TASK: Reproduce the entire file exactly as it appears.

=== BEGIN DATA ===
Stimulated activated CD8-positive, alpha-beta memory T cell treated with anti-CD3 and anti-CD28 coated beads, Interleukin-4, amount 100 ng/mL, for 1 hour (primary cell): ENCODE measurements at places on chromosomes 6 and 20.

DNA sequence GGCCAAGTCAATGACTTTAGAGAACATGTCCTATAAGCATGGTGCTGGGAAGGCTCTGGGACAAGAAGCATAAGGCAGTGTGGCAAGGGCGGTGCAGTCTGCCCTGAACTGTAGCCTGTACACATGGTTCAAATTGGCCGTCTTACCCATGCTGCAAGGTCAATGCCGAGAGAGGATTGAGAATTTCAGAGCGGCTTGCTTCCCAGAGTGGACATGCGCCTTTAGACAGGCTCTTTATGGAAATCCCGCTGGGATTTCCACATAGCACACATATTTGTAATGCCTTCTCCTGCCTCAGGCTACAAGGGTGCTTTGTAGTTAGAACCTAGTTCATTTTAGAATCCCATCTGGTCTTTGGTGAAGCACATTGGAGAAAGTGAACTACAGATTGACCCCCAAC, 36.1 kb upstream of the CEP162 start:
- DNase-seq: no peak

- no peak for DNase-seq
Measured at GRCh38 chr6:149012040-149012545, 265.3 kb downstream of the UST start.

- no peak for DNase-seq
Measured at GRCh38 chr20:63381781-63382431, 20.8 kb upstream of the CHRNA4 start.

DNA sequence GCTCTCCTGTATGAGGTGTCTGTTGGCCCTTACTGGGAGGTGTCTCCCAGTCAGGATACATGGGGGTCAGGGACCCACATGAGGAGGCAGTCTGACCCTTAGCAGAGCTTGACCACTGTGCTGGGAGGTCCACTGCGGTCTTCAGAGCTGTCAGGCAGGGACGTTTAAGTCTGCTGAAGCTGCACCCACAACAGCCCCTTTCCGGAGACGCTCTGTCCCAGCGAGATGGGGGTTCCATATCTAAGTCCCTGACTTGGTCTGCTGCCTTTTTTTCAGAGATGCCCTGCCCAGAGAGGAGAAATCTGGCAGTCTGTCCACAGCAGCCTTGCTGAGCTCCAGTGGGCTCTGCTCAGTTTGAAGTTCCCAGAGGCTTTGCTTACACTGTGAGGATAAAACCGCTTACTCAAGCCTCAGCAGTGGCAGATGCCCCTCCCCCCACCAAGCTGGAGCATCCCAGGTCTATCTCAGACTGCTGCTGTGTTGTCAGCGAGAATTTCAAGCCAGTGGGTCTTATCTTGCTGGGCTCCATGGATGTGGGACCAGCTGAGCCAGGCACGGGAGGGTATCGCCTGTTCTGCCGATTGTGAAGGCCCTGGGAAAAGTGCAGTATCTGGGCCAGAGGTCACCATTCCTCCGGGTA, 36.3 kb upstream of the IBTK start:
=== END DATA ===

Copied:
Stimulated activated CD8-positive, alpha-beta memory T cell treated with anti-CD3 and anti-CD28 coated beads, Interleukin-4, amount 100 ng/mL, for 1 hour (primary cell): ENCODE measurements at places on chromosomes 6 and 20.

DNA sequence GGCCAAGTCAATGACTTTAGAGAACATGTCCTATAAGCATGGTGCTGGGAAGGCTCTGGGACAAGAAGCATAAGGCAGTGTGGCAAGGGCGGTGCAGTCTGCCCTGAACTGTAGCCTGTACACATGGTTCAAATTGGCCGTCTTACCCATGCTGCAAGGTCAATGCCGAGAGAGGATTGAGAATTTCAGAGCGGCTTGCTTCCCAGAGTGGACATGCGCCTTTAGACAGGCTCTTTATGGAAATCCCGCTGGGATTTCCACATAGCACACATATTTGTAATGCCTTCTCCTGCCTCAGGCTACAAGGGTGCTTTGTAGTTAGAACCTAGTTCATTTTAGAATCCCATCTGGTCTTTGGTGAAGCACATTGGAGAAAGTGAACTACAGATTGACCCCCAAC, 36.1 kb upstream of the CEP162 start:
- DNase-seq: no peak

- no peak for DNase-seq
Measured at GRCh38 chr6:149012040-149012545, 265.3 kb downstream of the UST start.

- no peak for DNase-seq
Measured at GRCh38 chr20:63381781-63382431, 20.8 kb upstream of the CHRNA4 start.

DNA sequence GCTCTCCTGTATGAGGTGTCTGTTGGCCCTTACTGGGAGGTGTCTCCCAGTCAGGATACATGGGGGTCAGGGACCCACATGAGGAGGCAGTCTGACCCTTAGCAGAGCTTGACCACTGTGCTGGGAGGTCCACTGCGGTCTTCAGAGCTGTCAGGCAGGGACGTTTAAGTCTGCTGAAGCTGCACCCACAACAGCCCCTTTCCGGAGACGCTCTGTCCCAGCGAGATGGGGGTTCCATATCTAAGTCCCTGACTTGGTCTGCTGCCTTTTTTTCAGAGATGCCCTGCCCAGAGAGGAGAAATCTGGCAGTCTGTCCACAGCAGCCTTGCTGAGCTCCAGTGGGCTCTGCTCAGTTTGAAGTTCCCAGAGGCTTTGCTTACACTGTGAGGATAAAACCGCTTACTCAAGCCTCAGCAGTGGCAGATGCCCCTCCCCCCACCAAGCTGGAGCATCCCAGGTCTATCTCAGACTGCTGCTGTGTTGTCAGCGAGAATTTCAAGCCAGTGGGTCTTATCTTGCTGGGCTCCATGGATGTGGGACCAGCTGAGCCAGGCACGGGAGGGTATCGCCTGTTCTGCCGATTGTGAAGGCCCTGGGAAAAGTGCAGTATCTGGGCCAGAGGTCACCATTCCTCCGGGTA, 36.3 kb upstream of the IBTK start: